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Here is my code:

float timeInterval = 1 / [frameRateTextField floatValue];

        recordingTimer = [NSTimer scheduledTimerWithTimeInterval:timeInterval

- (void) recordingTimerSelector:(NSTimer*)timer{
    NSXMLElement *timecode = [[NSXMLElement alloc] initWithName:@"timecode"];
    [timecode setStringValue:[NSString stringWithFormat:@"%@,%@,%@,%@,%@",[DMXChannelArray objectAtIndex:0], [DMXChannelArray objectAtIndex:1], [DMXChannelArray objectAtIndex:2], [DMXChannelArray objectAtIndex:3], [DMXChannelArray objectAtIndex:4]]];

    [root addChild:timecode];

    time = time + 1;
    [theRecordingTime setStringValue:[NSString stringWithFormat:@"%d", time]];

Is this the best way to go about doing this? I'm basically making a "recorder" with a resolution of 30FPS. Is there a way to make it go with the actual time, instead of being a separate entity? It might make it more accurate. Like:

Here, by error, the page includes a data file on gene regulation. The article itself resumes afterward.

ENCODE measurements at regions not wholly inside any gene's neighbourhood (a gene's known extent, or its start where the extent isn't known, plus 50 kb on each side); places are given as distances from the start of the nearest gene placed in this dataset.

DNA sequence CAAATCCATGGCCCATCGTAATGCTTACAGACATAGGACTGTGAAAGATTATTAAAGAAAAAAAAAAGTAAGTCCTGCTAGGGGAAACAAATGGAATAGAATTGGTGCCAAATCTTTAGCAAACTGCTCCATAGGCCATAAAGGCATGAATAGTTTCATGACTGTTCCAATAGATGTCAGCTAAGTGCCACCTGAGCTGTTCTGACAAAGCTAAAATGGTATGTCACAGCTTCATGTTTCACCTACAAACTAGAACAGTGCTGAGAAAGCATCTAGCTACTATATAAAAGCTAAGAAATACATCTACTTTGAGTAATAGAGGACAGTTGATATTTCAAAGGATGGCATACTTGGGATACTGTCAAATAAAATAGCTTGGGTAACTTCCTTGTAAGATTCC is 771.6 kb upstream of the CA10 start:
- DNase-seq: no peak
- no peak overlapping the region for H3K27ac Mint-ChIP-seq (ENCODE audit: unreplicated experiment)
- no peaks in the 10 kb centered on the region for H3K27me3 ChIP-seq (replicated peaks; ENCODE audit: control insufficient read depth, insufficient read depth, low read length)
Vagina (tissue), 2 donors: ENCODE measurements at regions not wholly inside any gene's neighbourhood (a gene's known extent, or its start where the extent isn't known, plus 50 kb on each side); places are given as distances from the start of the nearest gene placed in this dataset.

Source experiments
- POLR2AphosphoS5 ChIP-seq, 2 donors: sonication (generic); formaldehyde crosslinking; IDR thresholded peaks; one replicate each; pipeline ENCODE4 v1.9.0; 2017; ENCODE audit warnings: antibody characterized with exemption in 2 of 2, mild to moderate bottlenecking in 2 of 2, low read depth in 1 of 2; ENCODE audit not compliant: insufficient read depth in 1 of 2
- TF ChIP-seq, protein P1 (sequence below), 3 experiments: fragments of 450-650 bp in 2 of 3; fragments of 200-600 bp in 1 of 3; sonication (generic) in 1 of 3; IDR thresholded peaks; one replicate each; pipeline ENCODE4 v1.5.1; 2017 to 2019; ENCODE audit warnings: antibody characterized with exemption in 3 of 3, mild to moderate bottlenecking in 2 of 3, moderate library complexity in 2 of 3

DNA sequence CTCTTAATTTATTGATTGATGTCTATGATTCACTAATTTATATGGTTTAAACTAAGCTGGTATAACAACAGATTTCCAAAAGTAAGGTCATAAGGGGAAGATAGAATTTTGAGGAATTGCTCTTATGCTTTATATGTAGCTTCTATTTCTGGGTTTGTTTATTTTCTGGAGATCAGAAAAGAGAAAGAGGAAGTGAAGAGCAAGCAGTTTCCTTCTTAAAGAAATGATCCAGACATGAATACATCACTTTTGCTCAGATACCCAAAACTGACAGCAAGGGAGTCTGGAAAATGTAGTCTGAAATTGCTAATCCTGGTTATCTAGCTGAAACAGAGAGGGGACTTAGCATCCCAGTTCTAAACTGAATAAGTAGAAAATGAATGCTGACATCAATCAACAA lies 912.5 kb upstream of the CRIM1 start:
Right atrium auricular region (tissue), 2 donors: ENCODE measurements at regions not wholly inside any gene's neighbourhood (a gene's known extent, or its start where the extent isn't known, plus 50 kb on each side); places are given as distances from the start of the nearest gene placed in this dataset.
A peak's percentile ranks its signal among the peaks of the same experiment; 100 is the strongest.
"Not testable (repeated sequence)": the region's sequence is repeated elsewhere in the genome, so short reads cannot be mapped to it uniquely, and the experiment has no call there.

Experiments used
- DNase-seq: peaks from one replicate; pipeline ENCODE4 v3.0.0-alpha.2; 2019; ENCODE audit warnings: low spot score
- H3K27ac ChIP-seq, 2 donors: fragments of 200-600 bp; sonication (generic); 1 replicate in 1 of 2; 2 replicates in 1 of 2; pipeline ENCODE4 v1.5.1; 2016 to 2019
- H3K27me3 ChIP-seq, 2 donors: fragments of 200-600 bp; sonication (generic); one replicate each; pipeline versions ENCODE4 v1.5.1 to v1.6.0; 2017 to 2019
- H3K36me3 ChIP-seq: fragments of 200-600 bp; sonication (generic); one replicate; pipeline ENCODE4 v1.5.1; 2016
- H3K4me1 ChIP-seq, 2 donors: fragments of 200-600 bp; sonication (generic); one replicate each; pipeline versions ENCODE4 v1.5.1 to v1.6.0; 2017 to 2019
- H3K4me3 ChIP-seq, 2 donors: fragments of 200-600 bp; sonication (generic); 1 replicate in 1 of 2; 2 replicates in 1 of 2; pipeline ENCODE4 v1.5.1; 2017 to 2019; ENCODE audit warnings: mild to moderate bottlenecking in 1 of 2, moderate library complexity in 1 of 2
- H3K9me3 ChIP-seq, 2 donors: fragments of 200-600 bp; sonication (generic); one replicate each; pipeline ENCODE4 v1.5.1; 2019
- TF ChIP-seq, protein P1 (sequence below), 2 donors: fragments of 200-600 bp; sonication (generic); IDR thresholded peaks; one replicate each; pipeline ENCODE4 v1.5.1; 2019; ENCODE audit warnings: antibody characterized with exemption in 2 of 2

10:40:41.0 - record element
10:40:41.3 - record element
10:40:41.6 - record element


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Why not abstract the data structure from the storage? By that I mean to write to an efficient in memory data strucuture and then save to persistence later ... –  bryanmac Jan 19 '13 at 2:01
Can you show an example? –  objectiveccoder001 Jan 19 '13 at 2:05
No but you can avoid the string format with the "raw" data 30 times a second. Store the raw data (the contribs to the formatted string) into an in memory ds (array of arrays??? don't know enough about your data) and then format string and write to xml when all done. –  bryanmac Jan 19 '13 at 2:09

1 Answer 1

up vote 0 down vote accepted

You can get the current number of seconds since the reference date by asking NSDate for it.

Get that time interval when you start your timer, and then every time it fires, and subtract the starting time interval from the current one to get the number of seconds since you started.

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